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Archive for April, 2019

CSULB Art History Professor Kendall Brown and students curate show for USC Pacific Asia Museum

Posted on April 26, 2019 by School of Art

98066001CSULB Art History Professor Kendall Brown and Fall 2018 Art History 497 seminar students curated an exhibition for USC Pacific Asia Museum. Entitled Tsuruya Kōkei: Modern Kabuki Prints Revised & Revistedthe show celebrates the 30th anniversary of this contemporary artist’s first solo show—held at the Pacific Asia Museum in spring 1989—by displaying 89 woodcuts and drawings by Kōkei, widely celebrated as one of Japan’s leading contemporary print artists. Furthermore, the exhibition was reviewed in the Los Angeles Times by art critic Christopher Knight who wrote, “Considered thought is conveyed through an artist’s manual proficiency, and [Kōkei] offers it to a curious viewer.” The exhibition will run from February 8 through July 14, 2019.

Congratulations Professor Brown and students of Art History 497!


CSULB Art History Professor Nizan Shaked wins award from Smithsonian Museum

Posted on April 26, 2019 by School of Art

UntitledCSULB Art Historian Nizan Shaked was awarded the 31st annual Charles C. Eldredge Prize for Distinguished Scholarship in American Art for her book The Synthetic Proposition: Conceptualism and the Political Referent in Contemporary Art  from The Smithsonian American Art Museum. Shaked examines the impact of civil rights, Black Power and the student, feminist and sexual-liberty movements on conceptualism and its legacies in the United States between the late 1960s and the 1990s. The jurors wrote in a joint statement, “Shaked’s book demonstrates… a broad interdisciplinary approach that is shaped by modern and post-modern philosophy, linguistic theory and social history; the author posits a rethinking of the methodologies that have been employed to engage in discussions of minimalism and conceptual art.”

Congratulations Professor Shaked!!

CSULB Sculpture Professor Brittany Ransom heading to Mexico for American Arts Incubator

Posted on April 16, 2019 by School of Art

CulturalIdentity-1Professor Brittany Ransom, head of Long Beach State’s Sculpture Program and an artist with a penchant for mixing physical media with high technology, will travel to Pachuca, Mexico this month as the campus’ first faculty member to provide mentorship abroad through the American Arts Incubator project.

Pachuca is the capital city of the Mexican state of Hidalgo, about 60 miles north of Mexico City. While there, Ransom will help participants use technology as means of artistic expression to address topics related to cultural identity and inclusion.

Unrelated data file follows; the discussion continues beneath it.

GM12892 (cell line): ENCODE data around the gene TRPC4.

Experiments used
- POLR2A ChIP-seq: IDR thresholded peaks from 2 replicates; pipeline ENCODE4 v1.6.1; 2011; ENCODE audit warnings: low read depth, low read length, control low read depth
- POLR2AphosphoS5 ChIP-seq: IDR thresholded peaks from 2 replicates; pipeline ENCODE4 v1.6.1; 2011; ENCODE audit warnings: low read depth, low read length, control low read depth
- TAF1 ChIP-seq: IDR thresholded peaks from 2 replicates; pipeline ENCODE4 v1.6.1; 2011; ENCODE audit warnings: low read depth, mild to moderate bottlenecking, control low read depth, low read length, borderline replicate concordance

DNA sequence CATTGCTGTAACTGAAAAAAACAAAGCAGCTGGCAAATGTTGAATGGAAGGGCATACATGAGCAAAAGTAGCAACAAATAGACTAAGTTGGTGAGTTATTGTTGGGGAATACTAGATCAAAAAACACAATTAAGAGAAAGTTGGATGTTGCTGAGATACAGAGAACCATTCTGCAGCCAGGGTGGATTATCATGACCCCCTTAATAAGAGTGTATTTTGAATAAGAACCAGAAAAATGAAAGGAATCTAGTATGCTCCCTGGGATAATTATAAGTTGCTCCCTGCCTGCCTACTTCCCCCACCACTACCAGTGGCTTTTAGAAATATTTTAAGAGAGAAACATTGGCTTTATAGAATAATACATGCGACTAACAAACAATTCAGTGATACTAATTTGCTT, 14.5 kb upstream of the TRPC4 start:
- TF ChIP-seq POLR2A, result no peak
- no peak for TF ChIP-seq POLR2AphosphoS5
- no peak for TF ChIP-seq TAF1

“I will lead four different workshops while working with CITNOVA (a Mexican agency). One example is a project that explores audible stories through e-textiles where participants will use materials like conductive thread, microcontrollers and programmable audio recorders to create and explore personal narrative and histories through wearable technologies and garments,” Ransom said.

CITNOVA, which is based in Hidalgo and boosts science and technology, is supporting Ransom’s work in Pachuca. Ransom also is receiving support from U.S. State Department’s Bureau of Educational and Cultural Affairs, which sponsors American Arts Incubator missions to several countries, as well as ZERO1, an arts nonprofit that manages the program for the State Department.

ZERO1 compares its approach to arts education to the way business incubators support start-up companies. In this sense, ZERO1 awards small amounts of funding to workshop participants to foster works that blend technology with their respective artistic visions.

Ransom’s visit is being billed as an opportunity for participants to work with modern fabrication technologies such as e-textiles, laser cutting and CNC machining, and that “the overall goal of these workshops is to allow participants to use these new methods to create narrative-based projects that focus on cultural identity.”

Ransom works in different physical media while creating her own artworks. She uses advanced technologies, such as 3D printers, laser cutters and CNC milling machines to produce materials, and has created multiple works involving living insects.

“I am someone who works between a number of materials and evolving digital tools and processes,” Ransom said.

Ransom’s oeuvre includes Primitive Borders, a large ant habitat in which, according the artist’s website, insects and their interactions invite viewers to think about human social relationships and conflicts; Fossilized Guilt, which includes a CNC-milled replica of a fossilized tooth that was discovered on the Norwegian archipelago of Svalbard; and Jaw Jabblrs, a collection of electronic dog toys designed to help dogs communicate to people.